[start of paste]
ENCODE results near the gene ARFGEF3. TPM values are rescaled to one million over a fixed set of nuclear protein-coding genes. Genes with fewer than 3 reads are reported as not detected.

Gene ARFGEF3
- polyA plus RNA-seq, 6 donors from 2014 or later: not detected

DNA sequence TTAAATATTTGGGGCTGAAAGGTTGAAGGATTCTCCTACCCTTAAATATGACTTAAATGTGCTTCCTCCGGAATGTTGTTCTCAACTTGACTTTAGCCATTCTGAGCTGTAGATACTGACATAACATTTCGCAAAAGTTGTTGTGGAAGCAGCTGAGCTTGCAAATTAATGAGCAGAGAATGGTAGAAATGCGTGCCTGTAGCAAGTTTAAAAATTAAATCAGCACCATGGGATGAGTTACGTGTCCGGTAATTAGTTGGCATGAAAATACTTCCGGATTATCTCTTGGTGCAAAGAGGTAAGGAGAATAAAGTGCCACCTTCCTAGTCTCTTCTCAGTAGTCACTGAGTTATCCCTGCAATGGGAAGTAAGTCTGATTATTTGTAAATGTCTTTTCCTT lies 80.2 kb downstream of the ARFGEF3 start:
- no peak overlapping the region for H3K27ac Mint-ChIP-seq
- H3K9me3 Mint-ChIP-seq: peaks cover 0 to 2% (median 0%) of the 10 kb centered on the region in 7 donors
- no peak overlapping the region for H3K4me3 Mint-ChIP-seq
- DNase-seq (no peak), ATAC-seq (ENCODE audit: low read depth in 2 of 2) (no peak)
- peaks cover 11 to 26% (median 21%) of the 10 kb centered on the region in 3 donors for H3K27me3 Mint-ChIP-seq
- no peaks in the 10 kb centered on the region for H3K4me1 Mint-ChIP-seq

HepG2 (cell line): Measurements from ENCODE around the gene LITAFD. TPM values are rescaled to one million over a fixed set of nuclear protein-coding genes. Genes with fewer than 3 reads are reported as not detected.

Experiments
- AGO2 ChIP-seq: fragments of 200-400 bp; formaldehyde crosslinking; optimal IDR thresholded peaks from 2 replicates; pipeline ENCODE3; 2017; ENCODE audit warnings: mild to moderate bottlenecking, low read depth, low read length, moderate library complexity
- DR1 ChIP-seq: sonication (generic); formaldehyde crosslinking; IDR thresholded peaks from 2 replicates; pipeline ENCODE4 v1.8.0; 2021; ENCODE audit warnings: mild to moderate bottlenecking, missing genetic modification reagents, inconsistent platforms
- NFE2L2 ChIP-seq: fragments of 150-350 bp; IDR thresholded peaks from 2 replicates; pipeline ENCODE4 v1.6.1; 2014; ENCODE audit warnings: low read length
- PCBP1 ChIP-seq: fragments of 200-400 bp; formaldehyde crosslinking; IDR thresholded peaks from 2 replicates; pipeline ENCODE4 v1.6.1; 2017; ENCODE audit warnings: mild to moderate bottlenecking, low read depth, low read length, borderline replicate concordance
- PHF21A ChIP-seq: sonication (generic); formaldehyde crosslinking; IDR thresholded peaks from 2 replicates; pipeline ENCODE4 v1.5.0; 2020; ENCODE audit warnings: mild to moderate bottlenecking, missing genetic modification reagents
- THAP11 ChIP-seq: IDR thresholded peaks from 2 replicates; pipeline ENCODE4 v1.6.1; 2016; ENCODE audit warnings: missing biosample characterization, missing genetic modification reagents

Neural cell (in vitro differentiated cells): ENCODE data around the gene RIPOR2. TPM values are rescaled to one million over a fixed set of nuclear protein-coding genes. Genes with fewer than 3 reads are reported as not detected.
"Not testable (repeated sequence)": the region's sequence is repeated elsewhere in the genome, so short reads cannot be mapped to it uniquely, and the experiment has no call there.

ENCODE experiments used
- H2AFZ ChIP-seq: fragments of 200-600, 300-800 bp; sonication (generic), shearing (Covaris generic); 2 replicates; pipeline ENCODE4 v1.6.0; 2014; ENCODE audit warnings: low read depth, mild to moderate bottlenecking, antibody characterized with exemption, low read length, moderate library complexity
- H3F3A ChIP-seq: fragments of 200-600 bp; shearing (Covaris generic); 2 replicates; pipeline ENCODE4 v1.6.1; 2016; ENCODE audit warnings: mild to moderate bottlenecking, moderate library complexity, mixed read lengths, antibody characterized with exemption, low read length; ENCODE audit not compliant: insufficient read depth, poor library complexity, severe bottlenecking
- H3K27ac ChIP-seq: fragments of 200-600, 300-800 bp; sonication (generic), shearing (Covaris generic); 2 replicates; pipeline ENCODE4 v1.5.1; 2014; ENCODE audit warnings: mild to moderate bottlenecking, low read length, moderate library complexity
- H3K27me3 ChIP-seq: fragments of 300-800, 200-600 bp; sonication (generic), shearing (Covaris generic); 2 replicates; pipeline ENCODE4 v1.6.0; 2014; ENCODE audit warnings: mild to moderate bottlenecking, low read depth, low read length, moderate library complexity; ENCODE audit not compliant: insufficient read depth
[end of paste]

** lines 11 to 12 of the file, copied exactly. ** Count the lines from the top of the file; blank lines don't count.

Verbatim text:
HepG2 (cell line): Measurements from ENCODE around the gene LITAFD. TPM values are rescaled to one million over a fixed set of nuclear protein-coding genes. Genes with fewer than 3 reads are reported as not detected.

Experiments